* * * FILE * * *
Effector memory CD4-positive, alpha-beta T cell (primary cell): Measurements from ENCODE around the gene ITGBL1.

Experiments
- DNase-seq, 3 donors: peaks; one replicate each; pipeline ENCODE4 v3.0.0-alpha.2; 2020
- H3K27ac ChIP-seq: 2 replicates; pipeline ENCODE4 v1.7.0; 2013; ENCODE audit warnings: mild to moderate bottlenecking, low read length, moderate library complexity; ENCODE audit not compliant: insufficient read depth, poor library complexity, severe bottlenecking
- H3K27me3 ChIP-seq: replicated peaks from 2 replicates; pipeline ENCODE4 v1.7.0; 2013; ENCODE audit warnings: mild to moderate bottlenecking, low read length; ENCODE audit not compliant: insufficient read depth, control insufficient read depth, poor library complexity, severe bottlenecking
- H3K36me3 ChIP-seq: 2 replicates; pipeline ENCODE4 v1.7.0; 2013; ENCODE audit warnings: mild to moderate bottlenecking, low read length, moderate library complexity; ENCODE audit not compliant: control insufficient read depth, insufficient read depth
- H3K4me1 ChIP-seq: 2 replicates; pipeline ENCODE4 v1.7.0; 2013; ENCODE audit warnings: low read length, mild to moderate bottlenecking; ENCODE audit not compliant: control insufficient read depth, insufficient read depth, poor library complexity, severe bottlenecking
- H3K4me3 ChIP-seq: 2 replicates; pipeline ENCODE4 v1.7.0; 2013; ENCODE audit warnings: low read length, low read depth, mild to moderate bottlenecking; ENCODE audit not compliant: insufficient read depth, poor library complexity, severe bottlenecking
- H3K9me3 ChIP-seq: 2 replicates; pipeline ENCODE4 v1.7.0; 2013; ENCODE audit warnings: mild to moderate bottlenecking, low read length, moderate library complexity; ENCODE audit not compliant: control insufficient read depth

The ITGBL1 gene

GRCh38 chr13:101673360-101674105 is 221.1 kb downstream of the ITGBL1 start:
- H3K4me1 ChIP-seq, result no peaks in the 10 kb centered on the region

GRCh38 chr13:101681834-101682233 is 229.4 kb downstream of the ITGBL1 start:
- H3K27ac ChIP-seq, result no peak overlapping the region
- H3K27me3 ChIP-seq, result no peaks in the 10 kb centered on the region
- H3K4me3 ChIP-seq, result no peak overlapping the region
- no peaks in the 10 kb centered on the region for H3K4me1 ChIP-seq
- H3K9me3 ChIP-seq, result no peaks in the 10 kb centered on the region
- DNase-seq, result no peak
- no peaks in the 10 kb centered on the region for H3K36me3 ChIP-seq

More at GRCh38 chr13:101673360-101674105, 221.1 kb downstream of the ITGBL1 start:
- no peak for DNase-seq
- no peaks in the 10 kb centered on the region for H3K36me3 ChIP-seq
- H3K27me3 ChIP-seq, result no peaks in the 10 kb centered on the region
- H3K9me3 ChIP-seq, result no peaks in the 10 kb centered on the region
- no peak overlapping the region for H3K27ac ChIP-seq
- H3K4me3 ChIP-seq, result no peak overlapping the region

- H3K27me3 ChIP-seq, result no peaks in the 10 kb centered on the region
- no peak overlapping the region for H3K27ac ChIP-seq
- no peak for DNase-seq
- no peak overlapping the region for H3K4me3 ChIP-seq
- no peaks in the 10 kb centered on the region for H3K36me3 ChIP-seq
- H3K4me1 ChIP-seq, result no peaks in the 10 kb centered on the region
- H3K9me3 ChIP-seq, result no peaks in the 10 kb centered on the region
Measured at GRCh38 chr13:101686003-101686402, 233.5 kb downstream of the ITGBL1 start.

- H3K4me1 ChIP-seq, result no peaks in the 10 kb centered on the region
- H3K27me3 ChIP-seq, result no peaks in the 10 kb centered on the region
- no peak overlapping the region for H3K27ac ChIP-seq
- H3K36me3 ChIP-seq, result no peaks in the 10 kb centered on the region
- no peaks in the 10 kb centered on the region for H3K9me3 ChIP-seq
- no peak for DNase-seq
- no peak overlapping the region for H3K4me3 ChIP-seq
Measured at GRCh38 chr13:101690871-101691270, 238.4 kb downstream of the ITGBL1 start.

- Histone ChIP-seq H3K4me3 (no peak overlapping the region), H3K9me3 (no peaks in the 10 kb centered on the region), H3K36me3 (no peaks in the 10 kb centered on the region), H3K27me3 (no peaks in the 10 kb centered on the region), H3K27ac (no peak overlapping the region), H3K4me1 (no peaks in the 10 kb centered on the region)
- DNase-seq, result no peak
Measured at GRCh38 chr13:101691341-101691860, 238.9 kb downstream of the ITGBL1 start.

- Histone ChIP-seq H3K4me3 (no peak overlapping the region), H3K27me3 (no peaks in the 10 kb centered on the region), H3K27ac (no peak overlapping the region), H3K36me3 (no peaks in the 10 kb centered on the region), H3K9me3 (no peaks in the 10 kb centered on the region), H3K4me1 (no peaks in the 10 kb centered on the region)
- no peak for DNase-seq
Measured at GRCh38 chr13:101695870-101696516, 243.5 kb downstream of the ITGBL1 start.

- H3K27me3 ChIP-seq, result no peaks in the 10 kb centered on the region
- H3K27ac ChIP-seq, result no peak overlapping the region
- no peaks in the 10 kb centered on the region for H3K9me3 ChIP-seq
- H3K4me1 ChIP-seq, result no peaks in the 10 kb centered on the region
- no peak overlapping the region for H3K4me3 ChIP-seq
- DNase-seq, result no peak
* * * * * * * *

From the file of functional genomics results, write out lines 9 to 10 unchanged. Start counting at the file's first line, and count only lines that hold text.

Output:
- H3K9me3 ChIP-seq: 2 replicates; pipeline ENCODE4 v1.7.0; 2013; ENCODE audit warnings: mild to moderate bottlenecking, low read length, moderate library complexity; ENCODE audit not compliant: control insufficient read depth

The ITGBL1 gene